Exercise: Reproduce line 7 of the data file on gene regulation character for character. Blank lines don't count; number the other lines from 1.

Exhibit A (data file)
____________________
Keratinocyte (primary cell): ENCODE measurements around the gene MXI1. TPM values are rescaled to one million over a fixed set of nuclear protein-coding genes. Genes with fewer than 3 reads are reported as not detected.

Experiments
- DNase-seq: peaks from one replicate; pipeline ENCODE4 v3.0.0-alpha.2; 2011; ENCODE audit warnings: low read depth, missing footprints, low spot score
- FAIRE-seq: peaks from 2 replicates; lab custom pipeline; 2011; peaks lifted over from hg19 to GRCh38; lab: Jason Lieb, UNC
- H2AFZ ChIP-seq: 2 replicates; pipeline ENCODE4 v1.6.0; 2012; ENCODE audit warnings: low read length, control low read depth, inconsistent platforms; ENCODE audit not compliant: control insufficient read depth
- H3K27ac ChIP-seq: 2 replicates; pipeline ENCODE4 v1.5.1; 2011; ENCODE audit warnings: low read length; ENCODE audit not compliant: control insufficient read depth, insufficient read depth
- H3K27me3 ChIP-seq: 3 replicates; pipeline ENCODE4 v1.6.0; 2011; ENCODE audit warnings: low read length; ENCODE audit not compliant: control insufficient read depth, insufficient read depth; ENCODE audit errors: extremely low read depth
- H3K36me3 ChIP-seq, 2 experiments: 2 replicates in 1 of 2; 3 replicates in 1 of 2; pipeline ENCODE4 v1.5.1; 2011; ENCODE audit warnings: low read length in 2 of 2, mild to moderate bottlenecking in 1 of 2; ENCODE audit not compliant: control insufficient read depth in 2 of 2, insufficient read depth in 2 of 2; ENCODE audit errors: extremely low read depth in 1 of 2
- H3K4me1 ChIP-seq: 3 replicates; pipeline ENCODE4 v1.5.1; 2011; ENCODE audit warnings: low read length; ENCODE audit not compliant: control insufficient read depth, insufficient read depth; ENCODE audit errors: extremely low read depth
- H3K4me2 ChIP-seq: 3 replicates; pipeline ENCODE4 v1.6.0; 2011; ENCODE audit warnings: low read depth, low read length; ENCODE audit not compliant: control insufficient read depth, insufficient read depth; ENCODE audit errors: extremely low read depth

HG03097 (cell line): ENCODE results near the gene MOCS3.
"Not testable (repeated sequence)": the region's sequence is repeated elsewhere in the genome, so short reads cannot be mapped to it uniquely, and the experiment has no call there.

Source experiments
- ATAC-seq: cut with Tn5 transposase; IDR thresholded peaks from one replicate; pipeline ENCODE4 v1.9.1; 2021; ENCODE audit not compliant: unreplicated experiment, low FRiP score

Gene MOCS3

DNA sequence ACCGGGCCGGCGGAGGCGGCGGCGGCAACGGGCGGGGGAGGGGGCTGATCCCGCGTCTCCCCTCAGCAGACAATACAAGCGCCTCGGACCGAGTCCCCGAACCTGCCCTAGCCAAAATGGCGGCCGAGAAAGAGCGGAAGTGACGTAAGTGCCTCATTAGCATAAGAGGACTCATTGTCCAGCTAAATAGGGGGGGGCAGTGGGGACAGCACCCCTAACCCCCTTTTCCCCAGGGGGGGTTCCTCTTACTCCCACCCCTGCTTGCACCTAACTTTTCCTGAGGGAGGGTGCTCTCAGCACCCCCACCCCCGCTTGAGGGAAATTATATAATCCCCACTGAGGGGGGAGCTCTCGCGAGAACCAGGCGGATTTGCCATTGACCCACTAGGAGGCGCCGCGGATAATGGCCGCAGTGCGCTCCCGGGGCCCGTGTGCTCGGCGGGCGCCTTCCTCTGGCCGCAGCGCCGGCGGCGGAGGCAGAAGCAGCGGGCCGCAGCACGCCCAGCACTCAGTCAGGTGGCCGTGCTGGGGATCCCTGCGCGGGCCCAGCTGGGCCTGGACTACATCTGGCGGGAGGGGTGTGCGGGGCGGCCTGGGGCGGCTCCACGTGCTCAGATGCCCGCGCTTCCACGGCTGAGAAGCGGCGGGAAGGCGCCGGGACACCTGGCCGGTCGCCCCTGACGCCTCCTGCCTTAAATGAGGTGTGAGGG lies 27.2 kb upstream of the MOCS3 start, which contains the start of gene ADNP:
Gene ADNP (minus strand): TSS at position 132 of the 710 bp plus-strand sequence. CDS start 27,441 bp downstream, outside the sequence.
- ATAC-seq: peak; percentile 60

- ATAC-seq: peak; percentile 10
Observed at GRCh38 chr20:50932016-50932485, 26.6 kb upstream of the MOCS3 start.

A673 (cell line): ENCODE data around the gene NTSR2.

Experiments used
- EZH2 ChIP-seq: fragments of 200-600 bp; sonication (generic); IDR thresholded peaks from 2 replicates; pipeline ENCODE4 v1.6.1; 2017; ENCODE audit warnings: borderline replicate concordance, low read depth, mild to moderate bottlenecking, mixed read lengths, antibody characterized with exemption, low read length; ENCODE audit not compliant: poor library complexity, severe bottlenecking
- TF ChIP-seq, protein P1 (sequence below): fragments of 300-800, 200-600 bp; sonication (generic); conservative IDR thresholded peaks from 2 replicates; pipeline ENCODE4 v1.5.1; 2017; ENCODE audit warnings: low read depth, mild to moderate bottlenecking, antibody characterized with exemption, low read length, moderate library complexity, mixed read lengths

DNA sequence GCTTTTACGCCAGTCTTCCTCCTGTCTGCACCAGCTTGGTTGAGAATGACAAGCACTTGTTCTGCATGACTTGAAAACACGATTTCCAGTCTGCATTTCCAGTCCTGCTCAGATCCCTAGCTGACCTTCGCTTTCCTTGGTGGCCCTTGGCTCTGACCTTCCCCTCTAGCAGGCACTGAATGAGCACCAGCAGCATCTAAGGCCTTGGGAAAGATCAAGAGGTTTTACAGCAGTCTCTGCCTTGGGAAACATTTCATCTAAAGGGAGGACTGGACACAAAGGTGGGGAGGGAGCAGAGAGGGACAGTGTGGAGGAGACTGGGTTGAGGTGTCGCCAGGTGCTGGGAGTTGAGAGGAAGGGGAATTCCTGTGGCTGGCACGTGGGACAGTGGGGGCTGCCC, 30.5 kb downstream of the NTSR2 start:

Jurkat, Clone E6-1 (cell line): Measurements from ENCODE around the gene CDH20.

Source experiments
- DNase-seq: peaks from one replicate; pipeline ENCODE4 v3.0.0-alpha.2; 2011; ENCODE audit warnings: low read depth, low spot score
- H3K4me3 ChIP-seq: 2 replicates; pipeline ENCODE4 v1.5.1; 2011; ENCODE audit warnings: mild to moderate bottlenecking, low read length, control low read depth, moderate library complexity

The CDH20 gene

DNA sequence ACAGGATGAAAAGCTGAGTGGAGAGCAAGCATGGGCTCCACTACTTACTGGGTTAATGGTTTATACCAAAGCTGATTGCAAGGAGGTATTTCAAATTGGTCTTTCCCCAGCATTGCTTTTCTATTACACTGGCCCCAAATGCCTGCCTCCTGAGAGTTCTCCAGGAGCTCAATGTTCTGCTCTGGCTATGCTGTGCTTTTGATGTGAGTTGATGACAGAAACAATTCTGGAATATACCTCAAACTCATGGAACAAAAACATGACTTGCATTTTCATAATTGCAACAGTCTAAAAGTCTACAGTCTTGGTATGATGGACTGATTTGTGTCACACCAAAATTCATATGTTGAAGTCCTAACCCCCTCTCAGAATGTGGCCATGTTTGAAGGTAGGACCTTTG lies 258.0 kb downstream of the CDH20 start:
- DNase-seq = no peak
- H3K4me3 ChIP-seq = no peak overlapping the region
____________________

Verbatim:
- H3K27me3 ChIP-seq: 3 replicates; pipeline ENCODE4 v1.6.0; 2011; ENCODE audit warnings: low read length; ENCODE audit not compliant: control insufficient read depth, insufficient read depth; ENCODE audit errors: extremely low read depth